THE LIVES OF PATIENTS with a learning disability are being put at risk because the number of specialist nurses caring for them has flatlined, says the Royal College of Nursing.
The number of learning disability nurses in England has risen by just 22 in the last three years, despite numerous warnings from experts.
The Royal College of Nursing is calling for the government to urgently re-double its efforts to address the dire shortage of learning disability nurses. England’s chief nurse Ruth May admitted last week that numbers were not growing fast enough.
Delivering successful care to learning disability patients is challenging due to communication difficulties, and the impact of poor care can be devastating. People with learning disabilities are more likely to have serious health conditions, like congenital heart disease or respiratory illnesses, and die around 25 years sooner than the general population.
In its new report, Connecting for Change: for the future of learning disability nursing, the RCN is calling for:
- A dedicated learning disabilities minister or commissioner in each of the four nations to protect the care and rights of patients with learning disabilities, echoing the calls made by charities in Scotland.
- Clear and accurate data about the learning disabilities nursing workforce to aid recruitment and retention. There is no official data for learning disability nurses working outside the NHS.
- Adequate funding for learning disability services provided in social care.
- More funding for the education and training of learning disability specialist nurses.
- A strategy to prevent the reoccurrence of the abuse experienced by people with learning disabilities, such as the cases highlighted at Winterbourne View and Whorlton Hall Hospitals which were closed as a result.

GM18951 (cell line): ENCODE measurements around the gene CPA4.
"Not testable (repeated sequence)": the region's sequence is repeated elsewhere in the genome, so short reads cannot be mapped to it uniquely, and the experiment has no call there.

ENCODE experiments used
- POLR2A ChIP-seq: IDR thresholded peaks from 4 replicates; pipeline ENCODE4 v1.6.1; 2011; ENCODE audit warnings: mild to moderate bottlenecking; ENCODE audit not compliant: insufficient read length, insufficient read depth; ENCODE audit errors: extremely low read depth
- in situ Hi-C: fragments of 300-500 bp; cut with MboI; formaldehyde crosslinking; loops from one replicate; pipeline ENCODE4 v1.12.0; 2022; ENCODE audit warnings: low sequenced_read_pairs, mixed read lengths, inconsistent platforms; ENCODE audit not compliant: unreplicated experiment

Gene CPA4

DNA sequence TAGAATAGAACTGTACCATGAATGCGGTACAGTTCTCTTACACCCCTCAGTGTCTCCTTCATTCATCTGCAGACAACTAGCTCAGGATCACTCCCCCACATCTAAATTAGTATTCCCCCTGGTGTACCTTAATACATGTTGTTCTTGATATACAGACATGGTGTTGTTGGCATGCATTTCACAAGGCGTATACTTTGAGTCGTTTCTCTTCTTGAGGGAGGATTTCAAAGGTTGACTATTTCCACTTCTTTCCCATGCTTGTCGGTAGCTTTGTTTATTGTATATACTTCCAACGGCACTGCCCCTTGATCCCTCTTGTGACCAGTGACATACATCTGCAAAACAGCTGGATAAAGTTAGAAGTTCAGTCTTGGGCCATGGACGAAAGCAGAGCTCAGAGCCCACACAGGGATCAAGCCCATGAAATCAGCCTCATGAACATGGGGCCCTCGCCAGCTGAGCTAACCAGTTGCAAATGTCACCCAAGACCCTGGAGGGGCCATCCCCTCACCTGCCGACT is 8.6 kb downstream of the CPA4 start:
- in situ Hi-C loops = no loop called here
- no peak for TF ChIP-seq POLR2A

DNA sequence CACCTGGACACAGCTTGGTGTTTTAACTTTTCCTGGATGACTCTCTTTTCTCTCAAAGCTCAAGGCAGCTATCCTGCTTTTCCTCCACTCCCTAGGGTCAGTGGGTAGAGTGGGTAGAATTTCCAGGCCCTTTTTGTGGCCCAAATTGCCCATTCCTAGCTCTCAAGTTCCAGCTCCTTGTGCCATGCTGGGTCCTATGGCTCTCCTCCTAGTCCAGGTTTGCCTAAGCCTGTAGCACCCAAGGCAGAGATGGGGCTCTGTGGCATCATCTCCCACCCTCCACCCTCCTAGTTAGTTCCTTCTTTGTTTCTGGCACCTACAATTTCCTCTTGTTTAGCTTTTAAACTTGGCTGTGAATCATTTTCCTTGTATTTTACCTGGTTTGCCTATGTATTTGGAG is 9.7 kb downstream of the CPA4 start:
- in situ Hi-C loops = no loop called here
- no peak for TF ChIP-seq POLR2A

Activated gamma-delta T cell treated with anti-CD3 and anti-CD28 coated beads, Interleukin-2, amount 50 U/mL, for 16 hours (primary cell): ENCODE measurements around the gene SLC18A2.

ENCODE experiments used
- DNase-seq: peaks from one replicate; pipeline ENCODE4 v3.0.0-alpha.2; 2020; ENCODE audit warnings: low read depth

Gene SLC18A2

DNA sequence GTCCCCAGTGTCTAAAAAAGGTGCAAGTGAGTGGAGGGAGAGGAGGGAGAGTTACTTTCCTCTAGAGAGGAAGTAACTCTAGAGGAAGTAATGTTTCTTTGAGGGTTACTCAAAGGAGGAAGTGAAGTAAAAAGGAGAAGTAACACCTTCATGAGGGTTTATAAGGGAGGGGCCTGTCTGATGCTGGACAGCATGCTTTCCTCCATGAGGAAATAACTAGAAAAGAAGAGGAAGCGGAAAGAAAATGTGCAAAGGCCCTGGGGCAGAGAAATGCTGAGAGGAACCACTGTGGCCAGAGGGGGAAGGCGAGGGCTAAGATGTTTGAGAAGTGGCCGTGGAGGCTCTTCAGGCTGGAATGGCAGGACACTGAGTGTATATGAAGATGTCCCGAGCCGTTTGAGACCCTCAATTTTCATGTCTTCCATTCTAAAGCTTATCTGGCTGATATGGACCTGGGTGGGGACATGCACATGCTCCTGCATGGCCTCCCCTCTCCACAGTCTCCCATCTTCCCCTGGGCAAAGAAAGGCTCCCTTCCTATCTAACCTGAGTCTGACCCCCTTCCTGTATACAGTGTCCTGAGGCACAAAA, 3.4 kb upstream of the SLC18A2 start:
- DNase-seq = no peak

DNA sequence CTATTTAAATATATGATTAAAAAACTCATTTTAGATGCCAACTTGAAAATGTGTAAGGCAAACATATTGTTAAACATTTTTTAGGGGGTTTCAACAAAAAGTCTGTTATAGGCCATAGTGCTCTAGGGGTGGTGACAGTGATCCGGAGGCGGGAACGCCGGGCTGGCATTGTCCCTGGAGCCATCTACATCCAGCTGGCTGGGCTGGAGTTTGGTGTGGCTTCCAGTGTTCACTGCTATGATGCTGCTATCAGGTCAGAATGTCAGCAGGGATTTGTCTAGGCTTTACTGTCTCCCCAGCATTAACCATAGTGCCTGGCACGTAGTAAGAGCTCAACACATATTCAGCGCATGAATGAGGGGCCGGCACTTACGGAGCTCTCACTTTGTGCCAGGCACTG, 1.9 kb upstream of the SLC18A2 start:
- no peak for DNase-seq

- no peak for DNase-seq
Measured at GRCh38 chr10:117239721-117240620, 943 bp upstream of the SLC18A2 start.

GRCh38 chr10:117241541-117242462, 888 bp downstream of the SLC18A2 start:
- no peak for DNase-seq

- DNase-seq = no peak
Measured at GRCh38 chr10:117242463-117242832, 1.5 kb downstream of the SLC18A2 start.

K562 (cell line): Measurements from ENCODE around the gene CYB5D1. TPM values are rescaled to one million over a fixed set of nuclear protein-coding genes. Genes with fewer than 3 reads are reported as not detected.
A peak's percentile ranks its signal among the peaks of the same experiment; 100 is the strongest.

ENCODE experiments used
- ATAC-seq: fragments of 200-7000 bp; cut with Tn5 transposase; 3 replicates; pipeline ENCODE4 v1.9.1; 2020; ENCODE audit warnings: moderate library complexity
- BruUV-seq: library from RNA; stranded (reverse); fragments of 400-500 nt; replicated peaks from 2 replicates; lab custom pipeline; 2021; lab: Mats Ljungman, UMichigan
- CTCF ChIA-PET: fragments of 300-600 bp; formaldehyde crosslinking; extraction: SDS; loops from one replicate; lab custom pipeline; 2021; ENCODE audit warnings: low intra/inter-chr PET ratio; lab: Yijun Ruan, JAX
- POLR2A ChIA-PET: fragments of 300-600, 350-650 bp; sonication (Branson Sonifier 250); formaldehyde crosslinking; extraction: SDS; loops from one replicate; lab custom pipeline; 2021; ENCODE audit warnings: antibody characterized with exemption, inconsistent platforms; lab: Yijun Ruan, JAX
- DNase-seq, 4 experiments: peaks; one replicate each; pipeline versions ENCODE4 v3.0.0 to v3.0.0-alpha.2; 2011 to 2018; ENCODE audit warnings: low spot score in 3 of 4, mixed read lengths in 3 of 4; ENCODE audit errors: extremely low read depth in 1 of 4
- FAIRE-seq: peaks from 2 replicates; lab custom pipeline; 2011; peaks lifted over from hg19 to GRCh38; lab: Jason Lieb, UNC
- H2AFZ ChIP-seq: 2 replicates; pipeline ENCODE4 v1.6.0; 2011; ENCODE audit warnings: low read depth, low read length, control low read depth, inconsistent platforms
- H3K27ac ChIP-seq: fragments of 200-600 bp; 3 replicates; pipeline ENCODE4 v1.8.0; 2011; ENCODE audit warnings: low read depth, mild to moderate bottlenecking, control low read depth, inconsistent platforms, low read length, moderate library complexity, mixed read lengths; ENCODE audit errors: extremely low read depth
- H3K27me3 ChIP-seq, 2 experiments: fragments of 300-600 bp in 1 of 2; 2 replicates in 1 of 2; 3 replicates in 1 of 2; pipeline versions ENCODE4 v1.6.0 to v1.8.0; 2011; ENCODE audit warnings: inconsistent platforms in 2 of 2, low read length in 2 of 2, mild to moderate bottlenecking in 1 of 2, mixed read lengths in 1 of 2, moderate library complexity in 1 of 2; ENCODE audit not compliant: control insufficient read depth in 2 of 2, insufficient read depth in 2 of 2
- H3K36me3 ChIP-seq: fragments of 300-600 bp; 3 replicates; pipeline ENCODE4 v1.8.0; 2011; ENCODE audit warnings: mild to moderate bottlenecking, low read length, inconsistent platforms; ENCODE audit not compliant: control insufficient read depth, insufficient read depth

Jonathan Beebee, Professional Lead for Learning Disability Nursing at the Royal College of Nursing and one of the authors of its new report, said: “The shortage of nursing staff could be putting the lives of people with learning disabilities at risk.
“It’s scandalous that in this day and age people with learning disabilities are still dying on average 25 years sooner than the general population. Specialist care can transform their lives. Investment is much needed to encourage people to train as a nurse and take the career path into learning disability nursing.
“Learning disability nursing is incredibly rewarding but we struggle to recruit, and this is partly due to lack of recognition and identity for what learning disability nurses offer. The RCN has a key role to play in encouraging more students and newly qualified nurses to specialise in this area.”
At HM Prison & Young Offenders’ Institution Parc in Bridgend, Wales, the team of nurses created the UK’s first dedicated prison wing for prisoners with a learning disability or autism spectrum conditions. This allows them to look after vulnerable prisoners’ physical and emotional health away from the general prison population, as well as preparing them for release.
There are only about 17,000 learning disability specialist nurses in the UK. In 2018, the number of learning disability nurses working in hospital and community health services in England hit a record low – just 3,192 – a fall of 40 per cent in less than a decade. Since then, that number has risen to 3,214 – a rise of just 22.
But a further complication is that 85 per cent of the learning disability nurses work outside the NHS and therefore are not counted. The RCN is calling for a more detailed analysis of the existing workforce.
Last week, Ruth May told NHS Confederation’s annual conference that the number of learning disability nurses was “not increasing in the numbers we would like”, adding that it was a “fabulously privileged part of the nursing profession.”
* Download Connecting for Change: for the future of learning disability nursing here.
* Source: Royal College of Nursing